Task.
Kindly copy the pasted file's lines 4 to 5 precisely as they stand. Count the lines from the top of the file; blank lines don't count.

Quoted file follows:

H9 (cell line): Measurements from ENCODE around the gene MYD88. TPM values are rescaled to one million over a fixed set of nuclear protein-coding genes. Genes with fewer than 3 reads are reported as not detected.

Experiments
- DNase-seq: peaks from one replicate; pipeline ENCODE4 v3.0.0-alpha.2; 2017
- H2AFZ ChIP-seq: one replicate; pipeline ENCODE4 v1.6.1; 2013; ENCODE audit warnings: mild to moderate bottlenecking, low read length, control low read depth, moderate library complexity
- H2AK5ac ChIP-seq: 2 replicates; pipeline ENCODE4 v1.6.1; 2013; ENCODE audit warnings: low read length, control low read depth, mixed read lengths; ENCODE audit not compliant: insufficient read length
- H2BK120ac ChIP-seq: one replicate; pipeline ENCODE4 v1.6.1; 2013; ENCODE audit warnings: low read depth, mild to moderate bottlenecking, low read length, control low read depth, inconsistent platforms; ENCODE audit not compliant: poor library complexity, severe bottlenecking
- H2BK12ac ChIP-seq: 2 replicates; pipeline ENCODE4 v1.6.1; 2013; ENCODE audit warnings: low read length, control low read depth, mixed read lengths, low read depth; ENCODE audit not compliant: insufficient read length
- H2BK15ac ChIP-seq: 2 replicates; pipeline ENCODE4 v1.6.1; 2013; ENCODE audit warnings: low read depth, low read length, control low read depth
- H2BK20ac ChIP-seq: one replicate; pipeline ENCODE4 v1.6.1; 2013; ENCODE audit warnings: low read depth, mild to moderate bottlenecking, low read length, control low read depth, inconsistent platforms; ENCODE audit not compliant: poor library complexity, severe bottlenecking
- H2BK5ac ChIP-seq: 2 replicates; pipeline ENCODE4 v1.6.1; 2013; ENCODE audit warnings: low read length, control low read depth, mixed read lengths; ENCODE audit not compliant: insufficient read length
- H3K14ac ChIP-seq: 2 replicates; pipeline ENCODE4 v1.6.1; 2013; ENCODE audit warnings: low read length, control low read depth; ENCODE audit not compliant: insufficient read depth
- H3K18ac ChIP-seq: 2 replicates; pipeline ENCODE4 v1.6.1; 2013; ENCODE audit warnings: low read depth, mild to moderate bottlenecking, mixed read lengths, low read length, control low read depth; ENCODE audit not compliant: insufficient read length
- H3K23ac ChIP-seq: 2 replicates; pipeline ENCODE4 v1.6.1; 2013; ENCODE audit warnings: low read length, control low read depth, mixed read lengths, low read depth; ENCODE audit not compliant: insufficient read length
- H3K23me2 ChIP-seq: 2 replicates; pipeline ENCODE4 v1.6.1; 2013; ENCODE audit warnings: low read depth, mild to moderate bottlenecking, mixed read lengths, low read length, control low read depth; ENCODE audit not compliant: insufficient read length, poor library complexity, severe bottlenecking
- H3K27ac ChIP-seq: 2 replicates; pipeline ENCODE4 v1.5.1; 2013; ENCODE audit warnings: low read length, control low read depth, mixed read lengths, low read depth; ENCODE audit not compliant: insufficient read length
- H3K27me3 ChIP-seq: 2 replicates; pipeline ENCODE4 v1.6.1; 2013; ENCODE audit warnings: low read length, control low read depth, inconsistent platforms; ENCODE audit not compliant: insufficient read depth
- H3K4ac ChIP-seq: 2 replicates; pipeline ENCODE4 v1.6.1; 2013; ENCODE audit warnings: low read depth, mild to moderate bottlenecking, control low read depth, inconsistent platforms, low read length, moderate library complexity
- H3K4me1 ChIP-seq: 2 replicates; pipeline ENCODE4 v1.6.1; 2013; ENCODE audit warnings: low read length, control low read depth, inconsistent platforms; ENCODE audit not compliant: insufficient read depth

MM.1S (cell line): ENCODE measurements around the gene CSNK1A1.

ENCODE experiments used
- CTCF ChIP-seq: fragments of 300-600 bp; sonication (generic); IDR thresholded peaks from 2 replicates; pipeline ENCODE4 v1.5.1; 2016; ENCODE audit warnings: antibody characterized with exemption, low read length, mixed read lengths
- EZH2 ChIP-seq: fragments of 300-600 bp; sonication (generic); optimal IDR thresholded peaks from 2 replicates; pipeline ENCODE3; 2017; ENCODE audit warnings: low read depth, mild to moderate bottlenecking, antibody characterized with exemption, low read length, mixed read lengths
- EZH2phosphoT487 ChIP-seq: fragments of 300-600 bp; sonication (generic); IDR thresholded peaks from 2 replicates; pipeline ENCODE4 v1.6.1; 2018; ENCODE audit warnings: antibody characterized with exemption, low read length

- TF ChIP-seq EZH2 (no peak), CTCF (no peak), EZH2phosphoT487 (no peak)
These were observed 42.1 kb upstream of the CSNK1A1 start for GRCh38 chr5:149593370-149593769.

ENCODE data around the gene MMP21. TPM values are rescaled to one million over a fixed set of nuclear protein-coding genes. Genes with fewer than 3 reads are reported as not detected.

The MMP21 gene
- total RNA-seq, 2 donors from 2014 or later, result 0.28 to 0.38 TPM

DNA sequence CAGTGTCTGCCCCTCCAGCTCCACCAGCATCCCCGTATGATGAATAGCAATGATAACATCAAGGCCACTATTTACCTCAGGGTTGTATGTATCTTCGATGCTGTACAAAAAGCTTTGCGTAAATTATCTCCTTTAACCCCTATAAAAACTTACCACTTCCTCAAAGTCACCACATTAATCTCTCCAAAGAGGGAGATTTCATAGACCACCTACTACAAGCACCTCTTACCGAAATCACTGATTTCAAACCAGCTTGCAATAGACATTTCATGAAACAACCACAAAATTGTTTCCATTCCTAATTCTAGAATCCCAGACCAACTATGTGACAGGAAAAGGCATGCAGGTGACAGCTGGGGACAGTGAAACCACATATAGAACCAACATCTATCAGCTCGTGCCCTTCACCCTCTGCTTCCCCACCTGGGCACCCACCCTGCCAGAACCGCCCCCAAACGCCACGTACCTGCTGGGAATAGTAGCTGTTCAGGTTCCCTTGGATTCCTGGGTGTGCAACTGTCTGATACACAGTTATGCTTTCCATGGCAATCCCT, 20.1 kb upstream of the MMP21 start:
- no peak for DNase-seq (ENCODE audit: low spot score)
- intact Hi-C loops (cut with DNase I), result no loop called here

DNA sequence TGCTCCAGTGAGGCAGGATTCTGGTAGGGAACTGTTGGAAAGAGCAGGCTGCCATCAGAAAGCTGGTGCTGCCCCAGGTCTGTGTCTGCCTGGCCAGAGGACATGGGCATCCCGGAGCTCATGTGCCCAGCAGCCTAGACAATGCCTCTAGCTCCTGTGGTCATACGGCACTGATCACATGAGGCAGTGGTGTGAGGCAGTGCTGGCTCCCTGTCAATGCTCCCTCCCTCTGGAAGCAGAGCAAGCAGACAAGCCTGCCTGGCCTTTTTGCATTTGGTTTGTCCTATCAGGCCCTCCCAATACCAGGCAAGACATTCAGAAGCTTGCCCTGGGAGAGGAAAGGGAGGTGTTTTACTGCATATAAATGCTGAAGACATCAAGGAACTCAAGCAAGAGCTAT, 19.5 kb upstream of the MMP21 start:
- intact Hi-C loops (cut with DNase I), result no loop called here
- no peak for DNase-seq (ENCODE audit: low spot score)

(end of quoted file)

- H2AFZ ChIP-seq: one replicate; pipeline ENCODE4 v1.6.1; 2013; ENCODE audit warnings: mild to moderate bottlenecking, low read length, control low read depth, moderate library complexity
- H2AK5ac ChIP-seq: 2 replicates; pipeline ENCODE4 v1.6.1; 2013; ENCODE audit warnings: low read length, control low read depth, mixed read lengths; ENCODE audit not compliant: insufficient read length